Tucker White—aka “Tuck White” or “Rubber Tucky,” to existing fans—is a difficult person to read, though not in an ominous, brooding or sketchy way. White is hard to read because his humor is layered so deeply with sarcasm, inside jokes (with himself) and “sincere insincerity,” as he puts it. The characters and scenarios White concocts in short stories that he writes depict this playfully mischievous side of White, especially in his first self-published book, The Magic Building. In the spring of this year, Tucker White published The Magic Building through his own label, Chthonic Records (the “ch” is silent), which White started with friend John Boula, who is currently in upstate New York, gardening (according to White). The Magic Building is a book consisting of three short stories: “Who’s Hungry? (The Escape Artist),” “What Happened When Ray and Ted Noticed They Had an Attic” and “The Magic Building.”
The first story is the flat-out silliest. Inspired by the prompt of the subtitle, “(The Escape Artist),” “Who’s Hungry” is about a man who woke up to find out that everyone in the world has been overcome with the insatiable need to eat him. White says, “I thought ‘The Escape Artist’ would be a good title for a story … I thought, ‘Ooh, it would be scary to escape from the whole world; the whole world just wants to eat you.’” The second story offers readers the reason why we weep—a secret that is uncovered by two friends when discovered they had an attic with an unexpected roommate—a little girl. “This one was a little more pre-thought. I was sitting in the backyard with my best friend and roommate, Tiffany. I noticed there was an attic up there, and how interesting it would be to go explore that,” White says. “The Magic Building,” the book’s titular story, is last. It tells a story about a man, one whom White previously wrote about in “An Untitled Excerpt.” In this story, the man discovers that he lives in a magic building and brings a cat back to life through an adventure with a young girl and group of witches.
This is the first book that Chthonic Records has put out, with the intention to encourage others to publish their writings through the label as well. Chthonic Records is known for putting out local releases like Baby Pink’s B Sides and local compilation It’s Halloween Time. White has released multiple music albums under the name Hoops through Chthonic, such as Imaginary Epiphanies 2 (a collaboration with Neil A.), Honeysuckles and The Knowledge Mastery Series. White’s voice in his music, writing and artwork is the spokesperson for the surreal, dreamlike world White’s thoughts and ideas live in. “It is hard for me to see definites, like things that are very concrete,” White says. “Things that are more fluid and dreamlike make more sense to me because they can morph into something else immediately without you wanting it to morph into anything else.” Chthonic provides White a comfortable podium to stretch his specific voice, wherever it goes.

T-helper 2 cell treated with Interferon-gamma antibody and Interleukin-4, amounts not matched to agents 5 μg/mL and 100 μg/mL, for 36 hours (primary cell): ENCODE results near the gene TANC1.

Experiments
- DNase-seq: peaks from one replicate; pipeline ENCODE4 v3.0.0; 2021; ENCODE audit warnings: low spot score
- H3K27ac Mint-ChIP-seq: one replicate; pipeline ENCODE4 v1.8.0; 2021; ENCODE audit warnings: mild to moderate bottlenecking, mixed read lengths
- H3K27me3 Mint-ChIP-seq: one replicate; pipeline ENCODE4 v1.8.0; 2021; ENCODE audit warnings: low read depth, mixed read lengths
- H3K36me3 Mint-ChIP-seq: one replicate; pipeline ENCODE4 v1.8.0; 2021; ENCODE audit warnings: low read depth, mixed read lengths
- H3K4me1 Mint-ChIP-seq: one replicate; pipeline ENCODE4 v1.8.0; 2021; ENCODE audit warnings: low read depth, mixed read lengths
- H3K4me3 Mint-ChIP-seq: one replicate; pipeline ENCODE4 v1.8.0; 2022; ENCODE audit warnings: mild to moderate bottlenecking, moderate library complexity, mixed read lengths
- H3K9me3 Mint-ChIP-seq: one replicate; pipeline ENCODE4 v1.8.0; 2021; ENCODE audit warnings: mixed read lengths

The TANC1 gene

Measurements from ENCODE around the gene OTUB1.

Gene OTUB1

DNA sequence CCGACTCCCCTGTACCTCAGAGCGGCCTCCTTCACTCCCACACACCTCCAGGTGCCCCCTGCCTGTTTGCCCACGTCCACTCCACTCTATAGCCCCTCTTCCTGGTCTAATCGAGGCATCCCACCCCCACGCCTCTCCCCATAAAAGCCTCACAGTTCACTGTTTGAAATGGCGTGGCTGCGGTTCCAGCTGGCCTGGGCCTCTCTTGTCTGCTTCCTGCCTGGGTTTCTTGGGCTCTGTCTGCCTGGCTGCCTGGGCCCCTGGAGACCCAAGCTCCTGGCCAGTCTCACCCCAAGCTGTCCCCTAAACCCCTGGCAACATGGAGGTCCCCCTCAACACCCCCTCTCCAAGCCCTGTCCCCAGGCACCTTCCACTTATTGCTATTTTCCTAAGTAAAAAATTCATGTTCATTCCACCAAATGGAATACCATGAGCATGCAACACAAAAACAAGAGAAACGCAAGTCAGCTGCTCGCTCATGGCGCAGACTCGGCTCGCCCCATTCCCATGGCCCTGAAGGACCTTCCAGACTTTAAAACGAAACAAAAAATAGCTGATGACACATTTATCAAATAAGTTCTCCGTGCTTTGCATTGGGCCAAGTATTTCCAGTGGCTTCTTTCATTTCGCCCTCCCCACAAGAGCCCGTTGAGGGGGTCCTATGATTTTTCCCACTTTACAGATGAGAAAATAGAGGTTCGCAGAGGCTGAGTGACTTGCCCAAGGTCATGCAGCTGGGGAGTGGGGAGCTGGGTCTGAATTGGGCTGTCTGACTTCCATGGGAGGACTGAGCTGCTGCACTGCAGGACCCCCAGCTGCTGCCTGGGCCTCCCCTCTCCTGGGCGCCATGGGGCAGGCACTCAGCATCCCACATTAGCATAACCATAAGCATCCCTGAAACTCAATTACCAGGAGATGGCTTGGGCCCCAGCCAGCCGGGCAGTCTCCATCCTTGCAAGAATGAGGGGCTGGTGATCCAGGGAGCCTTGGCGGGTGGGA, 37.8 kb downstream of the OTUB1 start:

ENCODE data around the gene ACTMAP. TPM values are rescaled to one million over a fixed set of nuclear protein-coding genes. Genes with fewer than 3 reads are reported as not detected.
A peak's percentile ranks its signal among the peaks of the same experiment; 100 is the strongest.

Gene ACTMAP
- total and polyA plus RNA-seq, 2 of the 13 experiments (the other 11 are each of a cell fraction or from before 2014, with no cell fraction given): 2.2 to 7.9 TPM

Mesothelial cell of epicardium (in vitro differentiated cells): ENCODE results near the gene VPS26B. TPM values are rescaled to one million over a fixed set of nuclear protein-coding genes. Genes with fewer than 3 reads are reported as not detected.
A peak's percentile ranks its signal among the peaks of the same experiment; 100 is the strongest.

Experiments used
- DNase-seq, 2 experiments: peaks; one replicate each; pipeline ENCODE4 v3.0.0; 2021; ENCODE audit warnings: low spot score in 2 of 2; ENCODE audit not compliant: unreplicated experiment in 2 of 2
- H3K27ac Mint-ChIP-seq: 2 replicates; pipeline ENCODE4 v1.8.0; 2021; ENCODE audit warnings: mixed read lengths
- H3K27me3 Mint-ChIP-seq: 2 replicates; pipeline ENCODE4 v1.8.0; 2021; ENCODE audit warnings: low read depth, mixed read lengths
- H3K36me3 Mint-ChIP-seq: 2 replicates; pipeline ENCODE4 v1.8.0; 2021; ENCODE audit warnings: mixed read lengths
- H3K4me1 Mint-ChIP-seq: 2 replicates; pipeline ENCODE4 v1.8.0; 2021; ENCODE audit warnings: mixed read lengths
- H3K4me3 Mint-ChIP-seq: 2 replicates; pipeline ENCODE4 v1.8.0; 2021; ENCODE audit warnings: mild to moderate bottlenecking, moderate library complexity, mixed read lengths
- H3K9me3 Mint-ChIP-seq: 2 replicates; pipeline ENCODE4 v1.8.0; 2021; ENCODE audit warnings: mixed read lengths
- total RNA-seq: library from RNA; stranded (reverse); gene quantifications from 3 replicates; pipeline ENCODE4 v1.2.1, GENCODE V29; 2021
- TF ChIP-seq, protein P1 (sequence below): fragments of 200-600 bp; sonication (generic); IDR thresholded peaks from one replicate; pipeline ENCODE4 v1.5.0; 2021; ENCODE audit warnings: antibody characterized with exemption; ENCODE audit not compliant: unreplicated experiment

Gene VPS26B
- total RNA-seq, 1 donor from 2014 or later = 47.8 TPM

The aim for White is not to become the traditional sense of a “writer,” but to sit down and unveil the story hidden in the nooks and crannies of his subconscious by writing through improvisation. White enjoys sitting down and surrendering himself to a blank page, with no plan, no creative constraints, just the desire to write. His intention is—in a way—to journal through the lens of an absurd character in an absurd reality. You can see this for yourself in his stories—each story has a sense of groundless unpredictability and mind-boggling twists and turns. For instance, in “Who’s Hungry,” the story begins by throwing the reader into sympathetic panic for the character running for their life, without information as to why everyone on earth wants to eat the character, and no plan in sight. Providing this first-person narrative to tell this story makes for vivid reading experience, stabilized by hidden jokes and underlying humor.
White’s preceding published works include “The Life of a Great Leader,” published in a zine put together by Brinley Froelich, and “An Untitled Excerpt” published in Moriah Glazier’s zine Open. These stories share the same cadence and tone White excercises in his book, The Magic Building. Each respective story might be set in a different reality, but you can find the same inquisitive setting in each read, making White’s writings a relishable and amusing collection.
You can find White’s book The Magic Building on chthonicrecords.bandcamp.com for an affordable $10. Although, White says, “Whoever wants it could just have it … I ordered a big box of them because there was a big deal, so I bought 30 and I have 10 left.” To find out more about White’s upcoming projects and other art ventures, follow his Instagram @greendayfan_420 or his Instagram for his artwork, @artist.extraordinaire.